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Off-season Story Lines to Watch

With the Hot Stove heating up, we preview some of the winter's most intriguing questions

Whole New Cubs?


PEOPLE OF Cubs Nation: Are you ready to believe? A fifth-place finish may not seem like real progress, but the 2014 season offered slivers of hope as Chicago's young core of position players came of age—mashers like Anthony Rizzo and Javier Baez made the team more captivating than an 89-loss club should be. The blueprint on the Northside has been to assemble a beastly offense from within while cobbling together a pitching staff on the fly, and now, entering Year 4 of the Theo Epstein era, Chicago is closer to becoming a juggernaut than you might think. They took another step forward with the hiring of Joe Maddon last week, but the roster is still starved for top-end pitching. Headlining the free-agent class is a trio of aces—Max Scherzer, Jon Lester and James Shields—and that's why the Cubs, a franchise flush with cash, are the team to watch this winter: If they can land one top pitcher (and two seems possible), then Chicago, after a five-year run of mostly hideous baseball, will contend for a division title in 2015. Believe it.

A-Rod Strikes Back


AS DEREK JETER'S retirement tour reached its end, his longtime frenemy slowly began to inch his way back into the Yankees' vacated spotlight. Alex Rodriguez was mostly a specter in 2014 as he served his 162-game PED ban—"Alex has not not been talked to throughout the season," Yankees GM Brian Cashman reported in September, that loaded double negative saying it all—but he's shown up at a number of big football games recently. It was as if Rodriguez wanted to get the public used to the idea of him again, in preparation for a return to the Yankees' lineup that many said would never happen. Rodriguez's suspension ended at 12:01 Eastern the day after the World Series concluded, and all signs suggest that he will be on the field next April to start collecting the $61 million his club still owes him over the next three seasons. How will he be received? What kind of player will he be? Who knows? The only sure thing is that such uncertainty means watching A-Rod will be something that it hasn't been for years: fun.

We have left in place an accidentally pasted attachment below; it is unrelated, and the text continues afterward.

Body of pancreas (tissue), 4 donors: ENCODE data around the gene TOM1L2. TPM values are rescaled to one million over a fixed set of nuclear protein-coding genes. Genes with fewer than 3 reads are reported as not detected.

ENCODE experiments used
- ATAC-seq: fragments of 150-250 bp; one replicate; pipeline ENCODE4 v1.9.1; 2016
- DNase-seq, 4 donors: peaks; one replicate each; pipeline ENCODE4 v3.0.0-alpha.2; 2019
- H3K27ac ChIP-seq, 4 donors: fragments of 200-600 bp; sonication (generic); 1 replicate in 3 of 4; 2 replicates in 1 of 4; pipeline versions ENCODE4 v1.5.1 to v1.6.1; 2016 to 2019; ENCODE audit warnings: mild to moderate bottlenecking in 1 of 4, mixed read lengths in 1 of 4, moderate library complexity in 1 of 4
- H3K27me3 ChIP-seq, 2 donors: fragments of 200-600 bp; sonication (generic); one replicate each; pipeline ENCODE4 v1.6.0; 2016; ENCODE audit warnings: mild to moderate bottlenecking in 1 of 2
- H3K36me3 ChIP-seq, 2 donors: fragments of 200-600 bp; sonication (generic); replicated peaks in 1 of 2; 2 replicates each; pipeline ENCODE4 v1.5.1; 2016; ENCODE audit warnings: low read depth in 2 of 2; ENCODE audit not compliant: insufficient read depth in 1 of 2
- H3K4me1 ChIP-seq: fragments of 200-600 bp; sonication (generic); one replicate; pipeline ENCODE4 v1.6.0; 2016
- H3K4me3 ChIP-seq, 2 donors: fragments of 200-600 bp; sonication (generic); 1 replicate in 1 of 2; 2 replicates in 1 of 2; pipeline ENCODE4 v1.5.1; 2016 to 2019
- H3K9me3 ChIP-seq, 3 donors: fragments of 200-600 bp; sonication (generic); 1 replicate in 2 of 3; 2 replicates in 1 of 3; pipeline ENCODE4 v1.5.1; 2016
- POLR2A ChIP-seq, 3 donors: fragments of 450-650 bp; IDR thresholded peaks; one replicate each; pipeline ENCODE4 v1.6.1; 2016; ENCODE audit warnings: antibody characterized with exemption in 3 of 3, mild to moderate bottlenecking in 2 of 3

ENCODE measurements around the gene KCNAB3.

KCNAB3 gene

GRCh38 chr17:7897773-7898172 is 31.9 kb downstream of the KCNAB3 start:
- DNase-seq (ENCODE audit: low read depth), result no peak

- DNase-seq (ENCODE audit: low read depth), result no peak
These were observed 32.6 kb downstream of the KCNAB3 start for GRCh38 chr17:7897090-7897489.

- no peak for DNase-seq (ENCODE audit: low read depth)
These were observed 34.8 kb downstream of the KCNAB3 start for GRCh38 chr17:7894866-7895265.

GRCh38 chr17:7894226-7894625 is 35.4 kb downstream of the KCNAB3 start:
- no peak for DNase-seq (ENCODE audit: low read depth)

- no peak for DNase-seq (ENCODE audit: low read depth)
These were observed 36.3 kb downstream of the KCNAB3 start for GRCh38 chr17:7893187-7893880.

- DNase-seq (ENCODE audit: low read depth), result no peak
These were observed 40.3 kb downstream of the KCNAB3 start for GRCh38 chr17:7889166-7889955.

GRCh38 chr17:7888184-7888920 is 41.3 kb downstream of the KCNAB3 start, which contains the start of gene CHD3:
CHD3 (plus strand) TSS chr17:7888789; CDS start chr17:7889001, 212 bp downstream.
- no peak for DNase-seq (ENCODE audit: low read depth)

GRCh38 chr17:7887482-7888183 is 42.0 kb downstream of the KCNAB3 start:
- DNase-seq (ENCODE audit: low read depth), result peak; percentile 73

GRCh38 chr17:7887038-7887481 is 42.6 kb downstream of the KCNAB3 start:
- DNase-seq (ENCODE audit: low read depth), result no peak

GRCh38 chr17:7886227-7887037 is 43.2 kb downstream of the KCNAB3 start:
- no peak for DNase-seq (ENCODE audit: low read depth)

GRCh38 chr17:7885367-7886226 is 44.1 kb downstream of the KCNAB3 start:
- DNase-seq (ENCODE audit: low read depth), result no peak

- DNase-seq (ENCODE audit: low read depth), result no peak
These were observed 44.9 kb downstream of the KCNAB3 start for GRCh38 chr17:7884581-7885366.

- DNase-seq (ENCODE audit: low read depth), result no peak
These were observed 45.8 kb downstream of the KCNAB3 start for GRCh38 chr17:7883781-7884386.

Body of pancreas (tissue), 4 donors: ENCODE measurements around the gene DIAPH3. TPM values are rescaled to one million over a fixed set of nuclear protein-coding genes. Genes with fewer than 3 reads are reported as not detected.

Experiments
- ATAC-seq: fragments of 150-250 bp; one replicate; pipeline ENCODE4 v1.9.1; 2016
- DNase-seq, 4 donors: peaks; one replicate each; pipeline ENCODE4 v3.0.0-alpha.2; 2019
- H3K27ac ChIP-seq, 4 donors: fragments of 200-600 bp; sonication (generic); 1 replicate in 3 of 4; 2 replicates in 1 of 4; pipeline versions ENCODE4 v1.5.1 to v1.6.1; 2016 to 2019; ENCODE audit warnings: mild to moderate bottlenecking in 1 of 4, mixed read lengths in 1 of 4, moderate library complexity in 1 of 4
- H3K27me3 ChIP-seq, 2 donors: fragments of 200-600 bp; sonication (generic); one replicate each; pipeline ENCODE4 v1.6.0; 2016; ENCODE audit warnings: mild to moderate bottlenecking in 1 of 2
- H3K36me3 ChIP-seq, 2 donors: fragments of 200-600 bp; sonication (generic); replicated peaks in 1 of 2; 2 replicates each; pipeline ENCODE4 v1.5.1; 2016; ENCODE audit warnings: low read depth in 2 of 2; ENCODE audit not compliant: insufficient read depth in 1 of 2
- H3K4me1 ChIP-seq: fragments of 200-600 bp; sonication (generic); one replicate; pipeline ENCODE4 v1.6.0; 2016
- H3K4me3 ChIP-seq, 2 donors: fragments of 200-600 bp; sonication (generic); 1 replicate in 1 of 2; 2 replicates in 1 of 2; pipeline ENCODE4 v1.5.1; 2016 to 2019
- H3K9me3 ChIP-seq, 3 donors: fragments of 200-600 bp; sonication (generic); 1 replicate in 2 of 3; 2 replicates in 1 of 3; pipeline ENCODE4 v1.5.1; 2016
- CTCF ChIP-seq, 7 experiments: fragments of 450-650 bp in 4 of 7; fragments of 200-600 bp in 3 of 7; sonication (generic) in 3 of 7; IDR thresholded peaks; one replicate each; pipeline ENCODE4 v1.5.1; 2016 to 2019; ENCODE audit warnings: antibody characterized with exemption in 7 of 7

Money Mania


IT SHOULD be interesting to watch how the excess money in the game affects the free-agent and trade markets. National revenue is at an alltime high, while payrolls have dipped to just over 40% of revenues, down from close to 60% at the start of the century. Money from new local-TV contracts—the Dodgers' started this year, the Rangers' start next year—is itching to be spent. High-revenue teams like the Red Sox and the Cubs head into the off-season with room on their payrolls for 2015 and clear needs. All of this means we could see huge contracts not just for top domestic free agents like Max Scherzer and Jon Lester, but also for Cuban outfielder Yasmani Tomas and potential Japanese pitching import Kenta Maeda. GMs could trade for a player about to get expensive through arbitration or free agency and ink that player to a big extension. Second-tier free agents like David Robertson or Adam LaRoche could be in for paydays that seem crazy but simply reflect the amount of money burning a hole in teams' pockets.

Meet the New Boss


LOVE HIM, hate him, or a little of both, Bud Selig has been in charge of baseball for a long, long time. (When he took over as acting commissioner in 1992, Mike Trout was one-year-old.) By now fans know Selig's habits and approach by heart. After all that's happened in the two-plus decades of the Selig era—the 1994 strike, the All-Star Game tie, the steroid scandals, the wild-card game(s), instant replay, record revenues—there's about to be a new sheriff. What can fans expect from Rob Manfred? MLB's chief operating officer has publicly been quiet about what, if anything, he plans to do differently as commissioner. He was a longtime Selig lieutenant and ally, so it would be foolish to expect radical change (especially in regards to MLB's approach to issues around performance-enhancing drugs, as Manfred spearheaded MLB's response to the Biogenesis scandal). Still, after 22 solid years of Bud, even the introduction of new tie patterns will feel like a step into a brave new world.